Category

empathy

How Active Listening Benefits Your Company

By | Adaptive Learning, call center, contact Center, empathy, simulations | No Comments

Responding Authentically Drives Customer Retention

There is a lot of talk around replacing contact center agents with bots or some form of self-service options. But according to research conducted by NewVoiceMedia, 75% of customers still prefer a live agent (voice or chat) to help them solve their issues.

Successful companies know how to create a culture that allows agents to not only express empathy but express the Right level of empathy for the customer’s situation. Here is an example.

A customer who is calling to get roadside assistance because they have a flat tire.

Agent#1 “I apologize for your situation.”

Agent#2 “I’m sure that’s really frustrating for you.”

Agent #2 does a better job of expressing empathy that expresses what the customer must be feeling. They recognize what is going on in the customer’s world. This would be perceived as “more authentic” vs. canned and routine.

You can teach agents how to use the skill of active listening, here are 8 steps created by David Grosman that are right on target with how we teach this skill in our simulator

  1. Approach each dialogue with the goal to learn something. …
  2. Stop talking and focus closely on the speaker. …
  3. Open and guide the conversation. …
  4. Drill down to the details. …
  5. Summarize what you hear and ask questions to check your understanding. …
  6. Encourage with positive feedback.
  7. Listen for total meaning
  8. Pay attention to your responses

I’ve highlighted number 5 as this step is really critical step.  It demonstrates to the customer that you truly understand their situation and can accurately paraphrase what is going on.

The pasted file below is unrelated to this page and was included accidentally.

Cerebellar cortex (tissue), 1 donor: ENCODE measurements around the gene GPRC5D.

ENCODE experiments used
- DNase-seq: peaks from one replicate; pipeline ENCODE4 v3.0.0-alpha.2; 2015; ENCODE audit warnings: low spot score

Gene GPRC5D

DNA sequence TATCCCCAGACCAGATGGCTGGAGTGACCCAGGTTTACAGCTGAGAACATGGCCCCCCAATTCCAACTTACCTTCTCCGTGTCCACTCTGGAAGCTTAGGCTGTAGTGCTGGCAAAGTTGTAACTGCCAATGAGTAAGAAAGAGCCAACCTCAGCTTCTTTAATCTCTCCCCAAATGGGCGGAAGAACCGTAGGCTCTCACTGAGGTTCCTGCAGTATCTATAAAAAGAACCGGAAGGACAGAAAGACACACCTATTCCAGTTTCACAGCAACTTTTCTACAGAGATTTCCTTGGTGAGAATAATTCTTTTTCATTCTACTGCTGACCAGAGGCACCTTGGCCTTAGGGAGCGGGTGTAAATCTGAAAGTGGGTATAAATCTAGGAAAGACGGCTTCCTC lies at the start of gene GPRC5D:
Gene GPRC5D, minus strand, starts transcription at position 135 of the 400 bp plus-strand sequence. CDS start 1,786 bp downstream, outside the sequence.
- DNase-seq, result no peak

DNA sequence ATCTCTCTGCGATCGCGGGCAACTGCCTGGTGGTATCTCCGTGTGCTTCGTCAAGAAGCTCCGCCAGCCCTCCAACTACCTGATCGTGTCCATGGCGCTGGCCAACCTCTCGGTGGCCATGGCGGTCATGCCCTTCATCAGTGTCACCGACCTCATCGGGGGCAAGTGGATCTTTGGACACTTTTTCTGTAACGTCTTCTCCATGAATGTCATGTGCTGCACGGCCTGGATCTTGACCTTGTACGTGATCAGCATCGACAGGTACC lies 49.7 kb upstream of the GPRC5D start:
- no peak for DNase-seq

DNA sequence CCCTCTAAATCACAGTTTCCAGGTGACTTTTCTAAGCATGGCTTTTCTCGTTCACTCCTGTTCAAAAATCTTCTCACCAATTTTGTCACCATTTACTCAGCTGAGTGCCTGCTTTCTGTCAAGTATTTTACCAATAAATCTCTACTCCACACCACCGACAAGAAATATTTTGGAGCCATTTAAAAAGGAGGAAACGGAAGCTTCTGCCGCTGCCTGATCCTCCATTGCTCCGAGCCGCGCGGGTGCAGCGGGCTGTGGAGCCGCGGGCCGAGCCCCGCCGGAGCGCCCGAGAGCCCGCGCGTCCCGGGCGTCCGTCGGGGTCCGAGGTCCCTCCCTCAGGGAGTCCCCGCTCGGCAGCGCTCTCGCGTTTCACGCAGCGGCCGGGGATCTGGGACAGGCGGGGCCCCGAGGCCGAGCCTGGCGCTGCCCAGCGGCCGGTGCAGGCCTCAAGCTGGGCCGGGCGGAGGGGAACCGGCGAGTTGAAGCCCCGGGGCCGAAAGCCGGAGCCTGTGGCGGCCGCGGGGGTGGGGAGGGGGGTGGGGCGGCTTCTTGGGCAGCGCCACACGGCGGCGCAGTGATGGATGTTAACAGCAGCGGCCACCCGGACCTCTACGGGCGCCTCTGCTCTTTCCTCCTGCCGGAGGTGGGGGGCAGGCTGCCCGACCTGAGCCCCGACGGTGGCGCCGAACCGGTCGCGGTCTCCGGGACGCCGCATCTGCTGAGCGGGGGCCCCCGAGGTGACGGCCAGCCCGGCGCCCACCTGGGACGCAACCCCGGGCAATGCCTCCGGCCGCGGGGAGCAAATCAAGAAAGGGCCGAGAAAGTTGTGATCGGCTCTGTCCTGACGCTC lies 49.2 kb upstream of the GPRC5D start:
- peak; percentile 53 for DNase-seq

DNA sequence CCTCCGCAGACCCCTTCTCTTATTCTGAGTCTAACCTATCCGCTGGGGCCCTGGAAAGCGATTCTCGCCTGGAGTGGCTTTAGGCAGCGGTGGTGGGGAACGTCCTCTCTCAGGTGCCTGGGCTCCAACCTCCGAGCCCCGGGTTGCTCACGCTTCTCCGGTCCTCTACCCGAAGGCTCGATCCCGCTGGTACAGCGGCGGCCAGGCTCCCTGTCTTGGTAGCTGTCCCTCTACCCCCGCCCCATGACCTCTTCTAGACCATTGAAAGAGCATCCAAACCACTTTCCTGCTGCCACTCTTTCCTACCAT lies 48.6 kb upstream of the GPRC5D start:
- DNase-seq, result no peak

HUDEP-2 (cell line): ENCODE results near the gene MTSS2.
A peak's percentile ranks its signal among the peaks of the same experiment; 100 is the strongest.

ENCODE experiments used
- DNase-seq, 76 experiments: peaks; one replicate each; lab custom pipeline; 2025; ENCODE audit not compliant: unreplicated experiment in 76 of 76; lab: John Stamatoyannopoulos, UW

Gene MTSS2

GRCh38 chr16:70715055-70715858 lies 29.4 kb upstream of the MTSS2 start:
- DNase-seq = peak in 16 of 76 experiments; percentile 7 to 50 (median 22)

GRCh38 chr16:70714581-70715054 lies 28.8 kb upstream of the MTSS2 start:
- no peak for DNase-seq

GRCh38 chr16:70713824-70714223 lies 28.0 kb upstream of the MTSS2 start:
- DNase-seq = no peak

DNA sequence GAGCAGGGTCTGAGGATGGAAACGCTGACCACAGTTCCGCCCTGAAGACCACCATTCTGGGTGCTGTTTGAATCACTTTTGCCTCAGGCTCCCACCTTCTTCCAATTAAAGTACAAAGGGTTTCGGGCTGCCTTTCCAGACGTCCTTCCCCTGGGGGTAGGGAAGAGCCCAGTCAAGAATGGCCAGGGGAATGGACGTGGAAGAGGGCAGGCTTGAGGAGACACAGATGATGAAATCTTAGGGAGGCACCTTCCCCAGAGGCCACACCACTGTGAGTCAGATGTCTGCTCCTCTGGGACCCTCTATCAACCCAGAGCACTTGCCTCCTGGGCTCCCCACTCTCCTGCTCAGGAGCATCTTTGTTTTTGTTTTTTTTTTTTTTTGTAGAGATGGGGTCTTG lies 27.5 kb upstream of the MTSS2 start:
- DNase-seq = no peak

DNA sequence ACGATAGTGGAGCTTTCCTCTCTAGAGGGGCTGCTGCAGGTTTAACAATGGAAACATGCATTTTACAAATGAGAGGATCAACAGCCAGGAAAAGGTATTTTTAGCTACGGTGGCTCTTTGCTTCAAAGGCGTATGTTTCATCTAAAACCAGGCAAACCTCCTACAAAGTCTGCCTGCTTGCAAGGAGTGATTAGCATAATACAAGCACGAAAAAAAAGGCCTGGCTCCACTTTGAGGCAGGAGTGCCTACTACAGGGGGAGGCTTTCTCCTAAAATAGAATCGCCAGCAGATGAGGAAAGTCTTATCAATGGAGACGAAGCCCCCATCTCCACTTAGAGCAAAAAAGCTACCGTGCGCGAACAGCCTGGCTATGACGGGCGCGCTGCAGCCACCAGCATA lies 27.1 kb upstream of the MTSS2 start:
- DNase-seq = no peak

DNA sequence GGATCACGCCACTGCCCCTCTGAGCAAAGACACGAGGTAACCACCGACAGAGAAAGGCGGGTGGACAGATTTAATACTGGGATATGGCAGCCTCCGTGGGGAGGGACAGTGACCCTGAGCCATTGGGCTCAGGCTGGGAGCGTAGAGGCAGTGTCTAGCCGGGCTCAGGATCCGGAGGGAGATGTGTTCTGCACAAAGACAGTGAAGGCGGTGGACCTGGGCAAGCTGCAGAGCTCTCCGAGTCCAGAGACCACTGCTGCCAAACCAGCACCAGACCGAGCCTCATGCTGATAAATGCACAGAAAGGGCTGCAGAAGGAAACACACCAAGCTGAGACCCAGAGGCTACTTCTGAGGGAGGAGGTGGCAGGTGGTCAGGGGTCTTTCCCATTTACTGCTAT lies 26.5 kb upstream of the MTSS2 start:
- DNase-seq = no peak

When the customer senses you are truly trying to get to the heart of their issue or how to help them out. This builds a level of trust. This connection is priceless and should not be taken lightly. When customers feel you are trustworthy they are more likely to continue doing business with you.

 

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How to Stop Contact Center Mistakes

By | bots, call center, contact Center, empathy, simulations | No Comments

If you had a crystal ball to see into the future, who do you think would be your top-performing contact center agents? Now take that and scale it to all of your call centers both internal and external.

Contact Center Predictions

Predict Contact Center Performance

How would this impact your business?

Here is a list of just a few examples:

  • We would know where the gaps are in hiring and the costs needed to fund recruitment and onboarding
  • Your quality control managers could pro-actively manage your KPIs
  • Our scheduling would be much easier
  • Managers could predict what the AHT would be before any calls were made
  • Workforce managers  would know how many support people to place into each channel with a good estimate of FCR
  • Turn-over and costs associated with this could be managed better